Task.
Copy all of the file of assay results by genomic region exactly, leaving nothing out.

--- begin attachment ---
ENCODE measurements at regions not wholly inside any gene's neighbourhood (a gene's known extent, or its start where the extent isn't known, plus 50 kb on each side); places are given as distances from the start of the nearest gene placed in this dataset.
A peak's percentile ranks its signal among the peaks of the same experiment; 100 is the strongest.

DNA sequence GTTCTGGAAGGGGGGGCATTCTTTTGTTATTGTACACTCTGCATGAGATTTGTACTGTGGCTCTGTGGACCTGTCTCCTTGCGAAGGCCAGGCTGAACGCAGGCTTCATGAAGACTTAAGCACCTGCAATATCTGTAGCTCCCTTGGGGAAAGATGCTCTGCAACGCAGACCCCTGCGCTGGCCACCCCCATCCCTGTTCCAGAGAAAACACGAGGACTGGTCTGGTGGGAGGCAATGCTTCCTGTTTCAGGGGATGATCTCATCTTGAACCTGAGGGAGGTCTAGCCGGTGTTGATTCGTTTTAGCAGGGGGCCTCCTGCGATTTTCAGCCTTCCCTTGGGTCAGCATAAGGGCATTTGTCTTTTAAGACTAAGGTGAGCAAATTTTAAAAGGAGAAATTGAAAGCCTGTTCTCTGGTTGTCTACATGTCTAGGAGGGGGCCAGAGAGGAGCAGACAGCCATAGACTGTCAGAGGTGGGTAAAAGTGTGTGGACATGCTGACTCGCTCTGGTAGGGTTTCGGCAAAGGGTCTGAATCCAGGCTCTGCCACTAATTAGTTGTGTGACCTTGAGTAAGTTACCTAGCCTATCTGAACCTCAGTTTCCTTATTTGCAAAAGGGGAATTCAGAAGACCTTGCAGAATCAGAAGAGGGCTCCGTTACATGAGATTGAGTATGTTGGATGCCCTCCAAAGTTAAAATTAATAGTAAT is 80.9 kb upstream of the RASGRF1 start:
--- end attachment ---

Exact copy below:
ENCODE measurements at regions not wholly inside any gene's neighbourhood (a gene's known extent, or its start where the extent isn't known, plus 50 kb on each side); places are given as distances from the start of the nearest gene placed in this dataset.
A peak's percentile ranks its signal among the peaks of the same experiment; 100 is the strongest.

DNA sequence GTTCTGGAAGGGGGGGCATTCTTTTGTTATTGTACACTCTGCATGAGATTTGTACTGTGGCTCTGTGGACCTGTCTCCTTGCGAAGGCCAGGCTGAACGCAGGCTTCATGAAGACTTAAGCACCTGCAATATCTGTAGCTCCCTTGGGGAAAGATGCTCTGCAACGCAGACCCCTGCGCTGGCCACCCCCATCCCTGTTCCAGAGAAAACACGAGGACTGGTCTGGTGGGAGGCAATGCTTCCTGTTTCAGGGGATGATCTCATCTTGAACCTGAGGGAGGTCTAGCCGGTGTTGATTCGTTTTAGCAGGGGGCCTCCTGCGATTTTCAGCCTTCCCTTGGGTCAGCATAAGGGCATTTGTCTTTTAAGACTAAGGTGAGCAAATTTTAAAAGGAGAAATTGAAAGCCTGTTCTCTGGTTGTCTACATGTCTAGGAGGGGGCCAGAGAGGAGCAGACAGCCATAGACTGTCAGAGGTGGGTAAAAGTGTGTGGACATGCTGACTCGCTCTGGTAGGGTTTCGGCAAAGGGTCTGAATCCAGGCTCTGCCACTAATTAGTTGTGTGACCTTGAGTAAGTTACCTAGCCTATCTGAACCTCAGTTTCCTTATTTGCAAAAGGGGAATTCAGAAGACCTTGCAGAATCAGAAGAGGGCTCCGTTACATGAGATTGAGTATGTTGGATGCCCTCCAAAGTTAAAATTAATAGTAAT is 80.9 kb upstream of the RASGRF1 start: